Dr. Laserson spoke about the significance of this physical layout, highlighting the impact of the “moving circle” of research breakthroughs. As someone, unlike me, who has been immersed in global health for years, Dr. Laserson has seen firsthand what a difference the tools shown through the first story have made in communities in both Kenya and around the world. As she pointed to the first half of the room, she talked about how it was within very recent memory that tools represented in the photos there, like insecticide-treated bednets to protect people from malaria, were in the research pipeline, with vital trials being conducted to test their efficacy. Now, bednets are standard across the world, protecting millions of children from the disease.
- Tools like insecticide-treated bednets to protect people from malaria, were in the research pipeline within recent memory. Now, bednets are standard across the world, protecting millions of children from the disease. Photo: Evelyn Hockstein/PATH
The two other speakers, Dr. Pablos-Méndez and Dr. Breiman, reinforced the significance of recent years and the investments that have helped make tools that were once unimaginable a reality. Dr. Breiman reflected on the CDC’s partnership with the Kenyan government and how vital capacity building has been to fueling these research efforts. Dr. Pablos-Méndez discussed how important it is that USAID continue to prioritize the science and technology that is enabling the world to tackle long-standing health and development challenges. These efforts include USAID’s support for the work of GHTC members IAVI and the TB Alliance. Through listening to both speakers, it was clear they believe it is critical to continue supporting cutting edge efforts, inter-agency cooperation, and investments in science and technology that will continue to save the lives of people like those shown so captivatingly through the photos.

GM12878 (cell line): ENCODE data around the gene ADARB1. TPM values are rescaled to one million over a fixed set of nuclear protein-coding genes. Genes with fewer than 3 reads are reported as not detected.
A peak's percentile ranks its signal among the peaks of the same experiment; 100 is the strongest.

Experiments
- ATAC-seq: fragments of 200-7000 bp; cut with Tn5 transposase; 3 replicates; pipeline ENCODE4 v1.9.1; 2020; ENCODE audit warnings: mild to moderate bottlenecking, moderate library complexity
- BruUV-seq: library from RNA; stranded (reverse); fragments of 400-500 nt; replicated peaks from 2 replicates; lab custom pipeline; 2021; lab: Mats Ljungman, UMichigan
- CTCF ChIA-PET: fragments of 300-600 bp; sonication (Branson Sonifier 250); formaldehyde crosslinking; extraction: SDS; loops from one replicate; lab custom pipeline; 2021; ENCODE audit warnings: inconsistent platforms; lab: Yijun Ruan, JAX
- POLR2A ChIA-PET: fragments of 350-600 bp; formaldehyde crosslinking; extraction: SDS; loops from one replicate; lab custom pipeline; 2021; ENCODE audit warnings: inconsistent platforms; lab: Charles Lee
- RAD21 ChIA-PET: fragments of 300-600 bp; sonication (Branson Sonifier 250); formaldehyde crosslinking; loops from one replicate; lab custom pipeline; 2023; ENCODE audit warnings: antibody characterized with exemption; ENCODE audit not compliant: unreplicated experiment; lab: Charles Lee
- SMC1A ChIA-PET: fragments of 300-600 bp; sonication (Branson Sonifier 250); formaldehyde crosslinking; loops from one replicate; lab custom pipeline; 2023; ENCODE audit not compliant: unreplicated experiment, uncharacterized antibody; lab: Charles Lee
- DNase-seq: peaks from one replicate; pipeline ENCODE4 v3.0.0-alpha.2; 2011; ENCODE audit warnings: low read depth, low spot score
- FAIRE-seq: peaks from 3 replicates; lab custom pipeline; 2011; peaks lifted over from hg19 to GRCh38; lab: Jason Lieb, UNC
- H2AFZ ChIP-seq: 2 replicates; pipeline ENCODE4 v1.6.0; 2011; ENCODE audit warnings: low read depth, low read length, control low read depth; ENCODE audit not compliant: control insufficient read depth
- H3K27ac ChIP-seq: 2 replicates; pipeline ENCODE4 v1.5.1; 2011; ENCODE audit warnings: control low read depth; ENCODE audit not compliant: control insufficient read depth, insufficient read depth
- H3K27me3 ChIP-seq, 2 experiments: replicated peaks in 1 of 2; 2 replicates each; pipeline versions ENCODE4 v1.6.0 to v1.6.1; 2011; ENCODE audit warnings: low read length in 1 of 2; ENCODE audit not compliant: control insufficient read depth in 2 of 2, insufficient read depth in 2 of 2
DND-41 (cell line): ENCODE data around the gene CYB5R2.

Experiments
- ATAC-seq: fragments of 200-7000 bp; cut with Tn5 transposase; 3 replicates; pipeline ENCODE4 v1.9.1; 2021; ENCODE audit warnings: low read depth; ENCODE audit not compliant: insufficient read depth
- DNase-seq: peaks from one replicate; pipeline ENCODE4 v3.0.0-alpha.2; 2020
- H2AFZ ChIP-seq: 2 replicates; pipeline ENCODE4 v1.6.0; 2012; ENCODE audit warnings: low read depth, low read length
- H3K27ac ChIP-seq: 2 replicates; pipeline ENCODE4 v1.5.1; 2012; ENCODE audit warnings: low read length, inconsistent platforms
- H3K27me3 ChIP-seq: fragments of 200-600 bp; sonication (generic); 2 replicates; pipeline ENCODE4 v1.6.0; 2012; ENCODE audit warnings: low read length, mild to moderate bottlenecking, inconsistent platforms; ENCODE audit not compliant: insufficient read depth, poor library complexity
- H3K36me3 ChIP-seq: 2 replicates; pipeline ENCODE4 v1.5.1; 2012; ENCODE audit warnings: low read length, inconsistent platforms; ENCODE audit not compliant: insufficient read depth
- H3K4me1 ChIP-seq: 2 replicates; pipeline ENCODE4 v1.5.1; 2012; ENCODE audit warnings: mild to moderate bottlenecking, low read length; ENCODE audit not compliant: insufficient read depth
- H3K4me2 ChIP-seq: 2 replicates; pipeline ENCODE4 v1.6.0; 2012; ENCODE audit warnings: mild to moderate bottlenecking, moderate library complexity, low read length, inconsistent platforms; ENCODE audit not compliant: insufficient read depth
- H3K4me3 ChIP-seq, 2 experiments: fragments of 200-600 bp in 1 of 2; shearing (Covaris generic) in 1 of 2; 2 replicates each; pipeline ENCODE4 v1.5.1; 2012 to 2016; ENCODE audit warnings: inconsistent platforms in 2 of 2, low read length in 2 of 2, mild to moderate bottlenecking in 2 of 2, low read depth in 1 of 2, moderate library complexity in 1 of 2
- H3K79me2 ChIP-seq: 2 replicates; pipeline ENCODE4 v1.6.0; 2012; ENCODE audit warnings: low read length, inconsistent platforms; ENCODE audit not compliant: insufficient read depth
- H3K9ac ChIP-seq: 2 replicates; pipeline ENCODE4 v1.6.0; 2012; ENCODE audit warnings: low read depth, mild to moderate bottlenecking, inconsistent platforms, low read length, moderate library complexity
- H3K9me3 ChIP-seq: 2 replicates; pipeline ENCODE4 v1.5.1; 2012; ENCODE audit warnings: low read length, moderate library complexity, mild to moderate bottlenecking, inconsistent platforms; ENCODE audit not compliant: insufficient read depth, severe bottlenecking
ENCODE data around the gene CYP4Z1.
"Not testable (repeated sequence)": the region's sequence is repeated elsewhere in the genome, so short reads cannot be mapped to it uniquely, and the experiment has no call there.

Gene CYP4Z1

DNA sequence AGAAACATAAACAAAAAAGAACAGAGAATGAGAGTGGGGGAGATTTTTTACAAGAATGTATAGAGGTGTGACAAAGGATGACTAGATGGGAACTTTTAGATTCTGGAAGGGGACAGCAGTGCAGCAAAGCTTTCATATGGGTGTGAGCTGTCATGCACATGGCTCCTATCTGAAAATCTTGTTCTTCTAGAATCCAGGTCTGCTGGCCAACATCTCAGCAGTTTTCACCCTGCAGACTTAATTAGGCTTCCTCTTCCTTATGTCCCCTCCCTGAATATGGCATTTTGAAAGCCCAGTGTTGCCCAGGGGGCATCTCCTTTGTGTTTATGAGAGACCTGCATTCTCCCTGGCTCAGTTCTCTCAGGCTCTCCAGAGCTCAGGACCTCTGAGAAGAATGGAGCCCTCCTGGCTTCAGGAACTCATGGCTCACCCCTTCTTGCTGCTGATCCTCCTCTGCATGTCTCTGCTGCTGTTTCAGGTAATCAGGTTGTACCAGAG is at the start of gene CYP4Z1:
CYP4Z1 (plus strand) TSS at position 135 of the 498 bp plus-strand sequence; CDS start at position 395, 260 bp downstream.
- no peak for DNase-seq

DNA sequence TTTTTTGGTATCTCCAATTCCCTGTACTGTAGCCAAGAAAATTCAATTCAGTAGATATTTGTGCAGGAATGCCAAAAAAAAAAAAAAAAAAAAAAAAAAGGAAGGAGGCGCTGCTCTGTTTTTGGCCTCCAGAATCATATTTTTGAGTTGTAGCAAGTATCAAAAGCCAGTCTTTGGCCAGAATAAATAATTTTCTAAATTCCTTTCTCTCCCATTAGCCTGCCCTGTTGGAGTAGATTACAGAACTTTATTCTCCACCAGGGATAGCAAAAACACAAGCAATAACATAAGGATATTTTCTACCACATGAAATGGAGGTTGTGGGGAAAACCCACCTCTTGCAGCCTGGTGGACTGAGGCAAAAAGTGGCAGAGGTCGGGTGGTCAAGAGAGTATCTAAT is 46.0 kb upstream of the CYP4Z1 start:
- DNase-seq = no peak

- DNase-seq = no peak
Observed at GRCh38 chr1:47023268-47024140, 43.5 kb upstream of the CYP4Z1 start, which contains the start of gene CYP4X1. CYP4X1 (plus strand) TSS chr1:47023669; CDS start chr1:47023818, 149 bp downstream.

As Dr. Laserson transitioned from lauding the success of current tools to treat malaria, she gestured around the circle to the other half of the room and stressed how incredible it is that we are now looking at a malaria vaccine to prevent the disease. The same is true for a number of health tools and diseases, she said. Thanks to the President’s Emergency Plan for AIDS Relief (PEPFAR) and the investments of the US Government, HIV treatment is now the norm. And the world is on the cusp of breakthroughs for new prevention and treatment options, such as using HIV treatment as prevention among discordant couples, a method that research has shown can reduce the risk of HIV transmission by 96 percent. If donors like the US government can sustain their commitment to research on HIV and AIDS and other global health diseases, then we can bring these lifesaving tools to the half of the room, where they will be introduced into communities and can become game changers that will save lives and bring the world one step closer to eliminating these diseases.